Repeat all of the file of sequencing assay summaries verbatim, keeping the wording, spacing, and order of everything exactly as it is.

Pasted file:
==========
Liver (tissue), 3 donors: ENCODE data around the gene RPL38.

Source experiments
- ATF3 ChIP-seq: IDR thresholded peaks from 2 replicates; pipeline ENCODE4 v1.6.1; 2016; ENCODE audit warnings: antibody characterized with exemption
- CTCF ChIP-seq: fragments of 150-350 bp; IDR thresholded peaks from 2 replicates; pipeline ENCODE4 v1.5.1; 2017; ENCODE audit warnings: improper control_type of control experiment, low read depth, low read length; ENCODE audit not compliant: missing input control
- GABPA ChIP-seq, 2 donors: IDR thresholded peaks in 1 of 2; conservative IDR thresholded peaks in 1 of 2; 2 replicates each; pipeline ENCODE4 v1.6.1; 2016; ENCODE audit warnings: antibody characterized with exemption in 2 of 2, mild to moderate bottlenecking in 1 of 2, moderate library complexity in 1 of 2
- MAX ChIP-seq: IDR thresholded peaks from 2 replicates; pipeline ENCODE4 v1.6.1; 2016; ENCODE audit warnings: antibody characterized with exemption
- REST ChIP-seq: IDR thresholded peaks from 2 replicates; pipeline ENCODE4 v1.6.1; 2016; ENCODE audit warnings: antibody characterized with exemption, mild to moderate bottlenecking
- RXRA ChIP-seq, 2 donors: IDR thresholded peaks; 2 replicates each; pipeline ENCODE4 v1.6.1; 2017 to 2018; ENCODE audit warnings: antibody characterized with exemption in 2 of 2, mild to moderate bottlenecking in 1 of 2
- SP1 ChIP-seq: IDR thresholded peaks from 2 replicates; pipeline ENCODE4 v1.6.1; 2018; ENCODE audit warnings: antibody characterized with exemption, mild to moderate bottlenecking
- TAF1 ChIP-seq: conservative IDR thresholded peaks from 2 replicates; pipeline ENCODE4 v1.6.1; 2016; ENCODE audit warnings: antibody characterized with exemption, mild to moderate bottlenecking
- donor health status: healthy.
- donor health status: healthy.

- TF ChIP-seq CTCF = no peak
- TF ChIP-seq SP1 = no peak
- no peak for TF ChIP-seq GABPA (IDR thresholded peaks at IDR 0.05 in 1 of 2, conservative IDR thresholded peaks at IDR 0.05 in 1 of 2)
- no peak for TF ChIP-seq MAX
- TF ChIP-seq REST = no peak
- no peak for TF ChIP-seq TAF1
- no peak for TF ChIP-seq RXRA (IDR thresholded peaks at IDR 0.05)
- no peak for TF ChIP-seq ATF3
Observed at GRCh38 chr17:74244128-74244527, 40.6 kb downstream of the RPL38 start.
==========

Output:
Liver (tissue), 3 donors: ENCODE data around the gene RPL38.

Source experiments
- ATF3 ChIP-seq: IDR thresholded peaks from 2 replicates; pipeline ENCODE4 v1.6.1; 2016; ENCODE audit warnings: antibody characterized with exemption
- CTCF ChIP-seq: fragments of 150-350 bp; IDR thresholded peaks from 2 replicates; pipeline ENCODE4 v1.5.1; 2017; ENCODE audit warnings: improper control_type of control experiment, low read depth, low read length; ENCODE audit not compliant: missing input control
- GABPA ChIP-seq, 2 donors: IDR thresholded peaks in 1 of 2; conservative IDR thresholded peaks in 1 of 2; 2 replicates each; pipeline ENCODE4 v1.6.1; 2016; ENCODE audit warnings: antibody characterized with exemption in 2 of 2, mild to moderate bottlenecking in 1 of 2, moderate library complexity in 1 of 2
- MAX ChIP-seq: IDR thresholded peaks from 2 replicates; pipeline ENCODE4 v1.6.1; 2016; ENCODE audit warnings: antibody characterized with exemption
- REST ChIP-seq: IDR thresholded peaks from 2 replicates; pipeline ENCODE4 v1.6.1; 2016; ENCODE audit warnings: antibody characterized with exemption, mild to moderate bottlenecking
- RXRA ChIP-seq, 2 donors: IDR thresholded peaks; 2 replicates each; pipeline ENCODE4 v1.6.1; 2017 to 2018; ENCODE audit warnings: antibody characterized with exemption in 2 of 2, mild to moderate bottlenecking in 1 of 2
- SP1 ChIP-seq: IDR thresholded peaks from 2 replicates; pipeline ENCODE4 v1.6.1; 2018; ENCODE audit warnings: antibody characterized with exemption, mild to moderate bottlenecking
- TAF1 ChIP-seq: conservative IDR thresholded peaks from 2 replicates; pipeline ENCODE4 v1.6.1; 2016; ENCODE audit warnings: antibody characterized with exemption, mild to moderate bottlenecking
- donor health status: healthy.
- donor health status: healthy.

- TF ChIP-seq CTCF = no peak
- TF ChIP-seq SP1 = no peak
- no peak for TF ChIP-seq GABPA (IDR thresholded peaks at IDR 0.05 in 1 of 2, conservative IDR thresholded peaks at IDR 0.05 in 1 of 2)
- no peak for TF ChIP-seq MAX
- TF ChIP-seq REST = no peak
- no peak for TF ChIP-seq TAF1
- no peak for TF ChIP-seq RXRA (IDR thresholded peaks at IDR 0.05)
- no peak for TF ChIP-seq ATF3
Observed at GRCh38 chr17:74244128-74244527, 40.6 kb downstream of the RPL38 start.